I read this book as a Kindle Serial, starting about 1/3 of the way after the release of the first installment. I'm glad that I started that late though, because it was rather slow to get started. Having the first several installments download at once let me get through the story to a point where things were picking up a bit more before the new serialized installments started to come in, one every two weeks. (Note that the serialization period of this book is complete, and the story is available...more
Jessica Andersen
This is the first Kindle Serial I have read. Unfortunately I didn't start reading until the whole thing was released, not on purpose, I was just reading other things and so maybe did not get the whole experience of a serial.

The story takes place at Gooseberry Bluff Community College of Magic. Agent Joy Wilkins has gone undercover to investigate the disappearance of a professor and also who is trafficking demons through the campus. What initially seems to be a fairly simple case turns much more...more
Erin Hartshorn
I enjoyed the slanted view of what the world could be with magic in it. The characters were compelling -- I've heard of face-blind people before, but this is the first time I've seen one used as a main character. Schwartz did a wonderful job of using a wide range of people, with different personalities, genders, colors, ideas, and goals.

This book was originally published as a Kindle Serial, and every other Tuesday, I would eagerly check my Kindle app again and again to see whether it had updated...more
Magical special agent Joy Wilkins investigates a multi-dimensional conspiracy, posing undercover as a professor at this last-stop community college. This was released as a Kindle Serial (one chapter at a time), which was why I wanted to read it. It was entertaining and an interesting way to put out a story. As noted by most reviewers, the highlight of the book is its unexpected and diverse set of characters, including plenty of women who do something other than talk about their boyfriends.

Two and a half stars, maybe? I've been seeing a lot of books like this lately--all of the parts are there, but it's just not coming to life for me. The characters, for instance, have strong differences on paper, but strong, even unusual defining characteristics don't necessarily help a character to feel more fully realized, y'know?
Mieke Mcbride
My first time reading a kindle serial-- -- and I enjoyed the format. Every week or two, the author uploads a new section of the book. I stayed pretty on top of this one, reading a section every other week then uploading the new section. Just by its nature, this format has a lot of cliffhangers. It would've bugged me if I was reading the book straight through, but I know my enjoyment of this book definitely benefited from reading it with the serial format....more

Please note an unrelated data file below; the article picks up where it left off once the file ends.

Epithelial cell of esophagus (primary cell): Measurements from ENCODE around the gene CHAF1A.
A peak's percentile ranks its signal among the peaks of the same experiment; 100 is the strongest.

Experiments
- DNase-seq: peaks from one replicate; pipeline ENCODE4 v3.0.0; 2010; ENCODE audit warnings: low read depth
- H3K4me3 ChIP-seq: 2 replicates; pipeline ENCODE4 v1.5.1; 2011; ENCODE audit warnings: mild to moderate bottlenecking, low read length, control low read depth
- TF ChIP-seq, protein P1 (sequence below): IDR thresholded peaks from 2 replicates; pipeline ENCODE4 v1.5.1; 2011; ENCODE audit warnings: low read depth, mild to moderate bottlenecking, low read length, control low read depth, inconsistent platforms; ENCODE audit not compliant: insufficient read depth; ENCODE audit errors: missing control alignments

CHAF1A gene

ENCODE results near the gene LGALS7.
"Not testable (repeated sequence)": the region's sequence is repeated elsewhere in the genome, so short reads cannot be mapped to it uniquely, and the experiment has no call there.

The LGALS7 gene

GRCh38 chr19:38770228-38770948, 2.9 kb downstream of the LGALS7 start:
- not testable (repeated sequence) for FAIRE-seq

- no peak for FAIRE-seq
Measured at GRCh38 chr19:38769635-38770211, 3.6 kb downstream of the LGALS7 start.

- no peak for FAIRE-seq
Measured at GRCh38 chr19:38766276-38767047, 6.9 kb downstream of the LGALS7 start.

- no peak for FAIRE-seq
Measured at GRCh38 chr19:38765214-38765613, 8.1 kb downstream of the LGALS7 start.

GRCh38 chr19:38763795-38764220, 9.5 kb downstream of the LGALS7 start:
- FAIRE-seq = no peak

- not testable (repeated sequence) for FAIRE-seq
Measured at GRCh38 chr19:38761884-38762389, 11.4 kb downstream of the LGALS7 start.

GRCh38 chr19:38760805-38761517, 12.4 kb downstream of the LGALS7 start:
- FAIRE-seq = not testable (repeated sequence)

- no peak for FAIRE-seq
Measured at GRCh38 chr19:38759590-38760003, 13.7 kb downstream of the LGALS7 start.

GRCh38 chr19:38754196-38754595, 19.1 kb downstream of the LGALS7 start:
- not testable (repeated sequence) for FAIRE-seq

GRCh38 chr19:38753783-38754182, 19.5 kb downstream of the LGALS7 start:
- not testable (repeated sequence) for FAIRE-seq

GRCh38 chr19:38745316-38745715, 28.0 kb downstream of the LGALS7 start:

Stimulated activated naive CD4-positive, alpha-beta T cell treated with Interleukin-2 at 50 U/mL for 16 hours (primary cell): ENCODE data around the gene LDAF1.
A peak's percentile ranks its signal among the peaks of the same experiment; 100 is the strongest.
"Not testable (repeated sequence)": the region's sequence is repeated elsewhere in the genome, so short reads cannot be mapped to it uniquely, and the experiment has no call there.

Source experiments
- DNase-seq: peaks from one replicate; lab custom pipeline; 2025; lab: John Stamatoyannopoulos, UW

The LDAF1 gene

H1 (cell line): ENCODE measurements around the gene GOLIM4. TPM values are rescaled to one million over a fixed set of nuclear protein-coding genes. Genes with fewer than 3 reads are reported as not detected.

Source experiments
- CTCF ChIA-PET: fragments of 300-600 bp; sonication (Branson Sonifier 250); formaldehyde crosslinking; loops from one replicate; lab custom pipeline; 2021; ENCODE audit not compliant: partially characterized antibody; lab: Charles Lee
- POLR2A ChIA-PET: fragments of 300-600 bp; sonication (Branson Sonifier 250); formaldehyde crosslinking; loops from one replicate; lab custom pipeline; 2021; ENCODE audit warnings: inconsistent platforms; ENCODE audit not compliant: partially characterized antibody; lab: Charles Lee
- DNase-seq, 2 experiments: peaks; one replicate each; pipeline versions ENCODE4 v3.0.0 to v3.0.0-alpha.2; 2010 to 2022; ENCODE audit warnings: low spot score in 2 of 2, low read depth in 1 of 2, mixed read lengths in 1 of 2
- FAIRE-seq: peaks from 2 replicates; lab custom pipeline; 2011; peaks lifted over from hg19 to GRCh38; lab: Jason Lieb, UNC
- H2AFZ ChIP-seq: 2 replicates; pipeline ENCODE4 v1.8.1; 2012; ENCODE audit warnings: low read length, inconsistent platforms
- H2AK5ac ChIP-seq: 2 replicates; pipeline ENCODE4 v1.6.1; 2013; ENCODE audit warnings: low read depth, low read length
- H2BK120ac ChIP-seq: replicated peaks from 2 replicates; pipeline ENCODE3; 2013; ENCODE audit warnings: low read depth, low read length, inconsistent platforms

I chose this book thinking it might be a 'Harry Potter Goes to College' kind of feel, and while I wouldn't describe it like that, it's a very enjoyable read.

Hoping to hear more about the staff at Gooseberry Bluff CCofM.
Meh. I would have liked this a lot better if I'd waited until their stupid serial-release thing was done. It worked for Scalzi because, as far as I can tell, his "episodes" could stand alone, yet built toward a larger picture of the universe. It didn't work here because the "episodes" were just chapters. Try reading a book, putting it down for two weeks, reading another chapter, putting it down for two weeks...and see if you can remember any of what's going on. Yeah, didn't think so.

That aside,...more
Gloria Mccracken
I think that this book was not well served by being a serial. I found I enjoyed it a great deal while I was still catching up, having come in after several episodes had been published. However, there were so many characters and so many subplots that, once I had to wait two weeks for each new chapter or two, I found I got confused. Also, I think that some of the subplots weren't completely wound up. So I'm not sure if there were things I missed or whether the ambiguities were intentional -- perha...more
Jun 02, 2014 ACRL added it
Shelves: motw
Read by ACRL Member of the Week Sara Zettervall. Learn more about Sara on the ACRL Insider blog.
I started this one on the plane back from ICFA in March and it was amusing enough. However, I haven't picked it up again, so I guess I'm not really that interested.
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David J. Schwartz carries Minnesota with him in a small camel-colored attaché with a combination lock; it can only be opened by taking the number of hairs on F. Scott Fitzgerald's head, dividing it by the secret formula on the Kensington Runestone, and adding the ghostly cry of a loon (usually a negative number). If found, please return to the nearest person wearing flannel.

Because his luggage is...more